Written on July 11, 2018
I wake up at 5:30 this morning, and don’t feel like struggling to fall back to sleep. Somehow the Wi-Fi is working, so I catch up on reading some blogs I follow. Already, it feels like our last day here, for real this time.
After breakfast, Martha and I get ice and water for the igloo coolers that go around the school, and we carry them to where they sit for the day. Since I spent the majority of yesterday outside, I’d prefer to have an indoor class today. Although there really is no difference in temperature, at least there’s protection from the sun when I’m inside a building.
The crafts classroom seems to be a good fit. It’s a bit strange how no one has given me instruction for what I’m to do today, but that’s how I prefer it to be anyways. The plan is to make paper crowns with each group to go along with the Bible story of Queen Esther. Also, we randomly found a crown template and were able to make copies…so I think we were going to make paper crowns today no matter what the tie-in to the Bible was.
Nothing special happens in any of the classes. I cut out crowns and fit them to children’s heads for four hours. Kids as old as 14 & 15-years-old have about the same skill level with scissors as my prechoolers. I don’t mind this monotonous, repetitive work because the time passes quickly and all of the kiddos are so thankful for their insubstantial head pieces.
I’m pained with sadness straight to my core after each group leaves the craft room. I may not see these faces ever again. Even if I do, it will be with a decent amount of time between each encounter. Years.
After lunch, we see a reel from a news station back home as someone in our group scrolls through Facebook. It’s an interview with our team member who was able to leave on Monday. It makes me feel sick that any part of this story is being told while it’s all still happening. It’s giving the Nehemiah Vision Ministry Campus, not to mention Haiti, bad publicity. It makes me wonder how many other news reels I’ve seen that don’t have the full story and/or negatively affect the ministries/businesses/people involved.
Adam calls us to a meeting at 3pm. I have no idea what it’s about, but I’m praying he doesn’t have bad travel news for us. I don’t know how I’d begin to handle that information. The interns meet us in the common area at 3pm. They have bowls and spoons in their hands, and tell us to follow them to Adam and Kristen’s house. Bowls…spoons…ice cream, perhaps?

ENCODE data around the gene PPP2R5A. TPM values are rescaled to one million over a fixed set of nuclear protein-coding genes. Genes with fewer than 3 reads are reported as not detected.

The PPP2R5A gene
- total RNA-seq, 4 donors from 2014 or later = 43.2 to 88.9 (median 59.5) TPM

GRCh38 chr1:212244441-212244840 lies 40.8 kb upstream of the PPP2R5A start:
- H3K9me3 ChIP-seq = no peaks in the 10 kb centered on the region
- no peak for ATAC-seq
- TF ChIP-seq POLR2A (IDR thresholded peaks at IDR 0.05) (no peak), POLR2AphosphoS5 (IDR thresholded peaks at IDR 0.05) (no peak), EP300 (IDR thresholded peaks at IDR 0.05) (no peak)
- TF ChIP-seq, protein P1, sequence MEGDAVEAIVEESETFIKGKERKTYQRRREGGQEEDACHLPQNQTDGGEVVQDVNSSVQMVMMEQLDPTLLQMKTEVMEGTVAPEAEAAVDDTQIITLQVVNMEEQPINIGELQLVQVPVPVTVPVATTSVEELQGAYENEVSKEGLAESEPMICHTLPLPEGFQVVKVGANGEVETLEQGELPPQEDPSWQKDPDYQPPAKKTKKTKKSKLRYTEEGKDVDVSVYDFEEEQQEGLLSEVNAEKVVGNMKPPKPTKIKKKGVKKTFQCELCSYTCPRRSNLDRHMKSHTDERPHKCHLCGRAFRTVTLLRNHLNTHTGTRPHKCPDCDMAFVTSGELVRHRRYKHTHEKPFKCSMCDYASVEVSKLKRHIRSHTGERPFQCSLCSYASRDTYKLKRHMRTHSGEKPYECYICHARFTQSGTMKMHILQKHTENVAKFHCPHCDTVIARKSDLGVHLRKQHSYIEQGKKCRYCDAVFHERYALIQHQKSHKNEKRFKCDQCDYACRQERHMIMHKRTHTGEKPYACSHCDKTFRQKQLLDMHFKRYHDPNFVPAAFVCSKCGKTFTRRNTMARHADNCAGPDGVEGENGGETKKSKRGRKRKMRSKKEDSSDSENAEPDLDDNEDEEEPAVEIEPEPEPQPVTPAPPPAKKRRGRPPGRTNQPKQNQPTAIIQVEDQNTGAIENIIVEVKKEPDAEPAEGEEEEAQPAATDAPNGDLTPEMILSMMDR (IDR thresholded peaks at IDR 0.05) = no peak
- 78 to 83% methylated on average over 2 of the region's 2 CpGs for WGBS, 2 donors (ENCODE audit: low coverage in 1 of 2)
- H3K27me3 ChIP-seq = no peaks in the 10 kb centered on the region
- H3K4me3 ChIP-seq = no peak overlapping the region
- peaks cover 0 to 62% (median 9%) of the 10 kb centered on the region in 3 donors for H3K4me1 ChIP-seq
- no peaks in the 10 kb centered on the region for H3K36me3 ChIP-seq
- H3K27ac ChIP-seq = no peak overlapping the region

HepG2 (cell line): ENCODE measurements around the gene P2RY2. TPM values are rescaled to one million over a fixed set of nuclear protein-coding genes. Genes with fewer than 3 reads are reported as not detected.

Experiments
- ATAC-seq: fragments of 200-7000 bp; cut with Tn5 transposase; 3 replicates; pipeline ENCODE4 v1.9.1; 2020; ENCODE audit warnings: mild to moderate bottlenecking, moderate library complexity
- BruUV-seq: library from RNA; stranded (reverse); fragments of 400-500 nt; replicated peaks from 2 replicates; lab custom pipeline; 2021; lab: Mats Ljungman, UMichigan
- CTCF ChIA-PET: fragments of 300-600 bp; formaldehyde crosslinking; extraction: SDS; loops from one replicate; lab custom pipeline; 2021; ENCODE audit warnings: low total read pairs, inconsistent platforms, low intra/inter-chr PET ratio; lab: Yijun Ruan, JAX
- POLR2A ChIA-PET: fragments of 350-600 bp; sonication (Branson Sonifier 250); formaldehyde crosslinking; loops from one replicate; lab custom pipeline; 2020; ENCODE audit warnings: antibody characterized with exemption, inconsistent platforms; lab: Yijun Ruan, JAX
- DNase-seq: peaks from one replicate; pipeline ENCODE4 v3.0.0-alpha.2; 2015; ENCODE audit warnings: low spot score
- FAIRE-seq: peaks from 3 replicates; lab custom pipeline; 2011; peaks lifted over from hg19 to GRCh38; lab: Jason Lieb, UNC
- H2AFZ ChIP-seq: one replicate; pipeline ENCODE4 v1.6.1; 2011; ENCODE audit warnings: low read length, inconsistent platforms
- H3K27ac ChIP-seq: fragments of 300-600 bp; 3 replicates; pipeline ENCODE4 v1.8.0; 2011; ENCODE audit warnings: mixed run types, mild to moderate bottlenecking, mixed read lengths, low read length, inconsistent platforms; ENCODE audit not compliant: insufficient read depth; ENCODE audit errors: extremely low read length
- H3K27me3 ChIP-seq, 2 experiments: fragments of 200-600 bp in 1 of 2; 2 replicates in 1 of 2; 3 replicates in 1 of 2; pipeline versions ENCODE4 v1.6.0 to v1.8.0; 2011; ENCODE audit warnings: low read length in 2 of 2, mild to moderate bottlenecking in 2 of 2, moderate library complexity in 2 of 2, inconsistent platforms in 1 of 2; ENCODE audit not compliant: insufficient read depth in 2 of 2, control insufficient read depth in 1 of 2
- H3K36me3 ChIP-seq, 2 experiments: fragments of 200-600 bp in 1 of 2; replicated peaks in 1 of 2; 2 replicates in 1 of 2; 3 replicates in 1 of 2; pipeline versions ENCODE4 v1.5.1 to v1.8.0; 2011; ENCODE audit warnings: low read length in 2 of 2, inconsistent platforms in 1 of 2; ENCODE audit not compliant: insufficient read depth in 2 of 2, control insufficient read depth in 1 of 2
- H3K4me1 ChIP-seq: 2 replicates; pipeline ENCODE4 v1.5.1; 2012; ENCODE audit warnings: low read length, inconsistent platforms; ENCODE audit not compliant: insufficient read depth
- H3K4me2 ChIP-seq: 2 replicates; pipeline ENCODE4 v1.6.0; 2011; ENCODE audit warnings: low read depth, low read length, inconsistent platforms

Long story short, a team that came before us paid in advance for three gallons of ice cream to be used for a team in the future that may be in need of ice cream.
We are that team in need.
We don’t leave immediately after we finish our ice cream. Adam and his wife have music playing, and several kids from the village are still hanging around. Music from The Greatest Showman blares through the house. The children are nearly bouncing off the walls with elation to be dancing and eating ice cream. I imagine there might never be another scene in my life anywhere near similar to this one.
A slow song begins to play, and one of the teenage boys in our group, who also happens to be my neighbor back home, grabs my hand and demands that I dance with him. He refreshes my memory on a box step waltz, and we twirl around with the kids for a couple of minutes. I’m quite focused on my feet, because I don’t think I’ve actually ever waltzed before, but now I’m even more sure I’ll never be in another scene like this again in my entire life.
Later, we all take ice cream coma naps in the pavilion before dinner. Martha and I are the last laying once everyone else has woken up and headed to the common area to eat. She’s asleep; I’m keeping her company while journaling. Time is so slow here. I feel like I have more time to give attention to small details, and I love that. I can listen to the breeze, truly feel the heat, watch a cloud cross the entire sky, or be entertained by an insect on the ground completing its daily tasks without feeling like I’ve “wasted” any of my day. One of the staff members who cooked tonight comes to find us, eventually. She asks if i’d like for her to save us plates for later. I nudge Martha, figuring she’s as hungry as I am. She slowly opens her eyes and groans, “I’m read to go home now.” It looks as if she might start crying, but she just sits up and shakes the sleep out of her body before we go get our dinner.
Martha and I take a final walk around the campus and say goodbye to the random birds that roam the grounds freely. Our nightly team meeting doesn’t consist of much. We’re all cautiously hopeful about traveling home tomorrow. We lay on the roof, one last time, and quietly settle into the idea of missing the place that has become such a huge part of us all during our time here.
Liv – Authentically